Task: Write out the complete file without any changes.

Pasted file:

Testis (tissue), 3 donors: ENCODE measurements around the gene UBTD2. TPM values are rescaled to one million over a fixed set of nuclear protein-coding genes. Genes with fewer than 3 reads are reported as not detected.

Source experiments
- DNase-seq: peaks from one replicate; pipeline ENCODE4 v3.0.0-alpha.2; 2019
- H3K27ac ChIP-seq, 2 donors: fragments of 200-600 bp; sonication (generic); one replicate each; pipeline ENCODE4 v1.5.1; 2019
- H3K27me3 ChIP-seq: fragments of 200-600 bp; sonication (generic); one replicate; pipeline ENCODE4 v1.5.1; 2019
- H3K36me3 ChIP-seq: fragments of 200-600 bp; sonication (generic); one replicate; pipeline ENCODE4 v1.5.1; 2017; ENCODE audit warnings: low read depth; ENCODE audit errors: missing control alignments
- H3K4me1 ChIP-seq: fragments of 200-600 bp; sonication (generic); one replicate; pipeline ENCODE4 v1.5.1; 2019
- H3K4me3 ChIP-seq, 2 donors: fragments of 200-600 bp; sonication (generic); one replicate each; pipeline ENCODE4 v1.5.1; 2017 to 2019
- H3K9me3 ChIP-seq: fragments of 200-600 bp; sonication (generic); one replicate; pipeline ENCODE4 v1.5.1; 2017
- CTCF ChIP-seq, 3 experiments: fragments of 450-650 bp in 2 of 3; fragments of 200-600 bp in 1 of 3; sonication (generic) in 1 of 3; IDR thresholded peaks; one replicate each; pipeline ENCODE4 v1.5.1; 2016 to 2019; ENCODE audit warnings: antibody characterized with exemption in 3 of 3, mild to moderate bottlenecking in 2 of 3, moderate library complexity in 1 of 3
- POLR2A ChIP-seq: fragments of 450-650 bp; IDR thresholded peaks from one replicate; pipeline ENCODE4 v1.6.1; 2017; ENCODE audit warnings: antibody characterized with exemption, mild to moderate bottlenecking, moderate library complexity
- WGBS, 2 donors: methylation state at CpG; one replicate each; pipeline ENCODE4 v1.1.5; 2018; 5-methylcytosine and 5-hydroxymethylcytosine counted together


Testis (tissue), 3 donors: ENCODE measurements around the gene UBTD2. TPM values are rescaled to one million over a fixed set of nuclear protein-coding genes. Genes with fewer than 3 reads are reported as not detected.

Source experiments
- DNase-seq: peaks from one replicate; pipeline ENCODE4 v3.0.0-alpha.2; 2019
- H3K27ac ChIP-seq, 2 donors: fragments of 200-600 bp; sonication (generic); one replicate each; pipeline ENCODE4 v1.5.1; 2019
- H3K27me3 ChIP-seq: fragments of 200-600 bp; sonication (generic); one replicate; pipeline ENCODE4 v1.5.1; 2019
- H3K36me3 ChIP-seq: fragments of 200-600 bp; sonication (generic); one replicate; pipeline ENCODE4 v1.5.1; 2017; ENCODE audit warnings: low read depth; ENCODE audit errors: missing control alignments
- H3K4me1 ChIP-seq: fragments of 200-600 bp; sonication (generic); one replicate; pipeline ENCODE4 v1.5.1; 2019
- H3K4me3 ChIP-seq, 2 donors: fragments of 200-600 bp; sonication (generic); one replicate each; pipeline ENCODE4 v1.5.1; 2017 to 2019
- H3K9me3 ChIP-seq: fragments of 200-600 bp; sonication (generic); one replicate; pipeline ENCODE4 v1.5.1; 2017
- CTCF ChIP-seq, 3 experiments: fragments of 450-650 bp in 2 of 3; fragments of 200-600 bp in 1 of 3; sonication (generic) in 1 of 3; IDR thresholded peaks; one replicate each; pipeline ENCODE4 v1.5.1; 2016 to 2019; ENCODE audit warnings: antibody characterized with exemption in 3 of 3, mild to moderate bottlenecking in 2 of 3, moderate library complexity in 1 of 3
- POLR2A ChIP-seq: fragments of 450-650 bp; IDR thresholded peaks from one replicate; pipeline ENCODE4 v1.6.1; 2017; ENCODE audit warnings: antibody characterized with exemption, mild to moderate bottlenecking, moderate library complexity
- WGBS, 2 donors: methylation state at CpG; one replicate each; pipeline ENCODE4 v1.1.5; 2018; 5-methylcytosine and 5-hydroxymethylcytosine counted together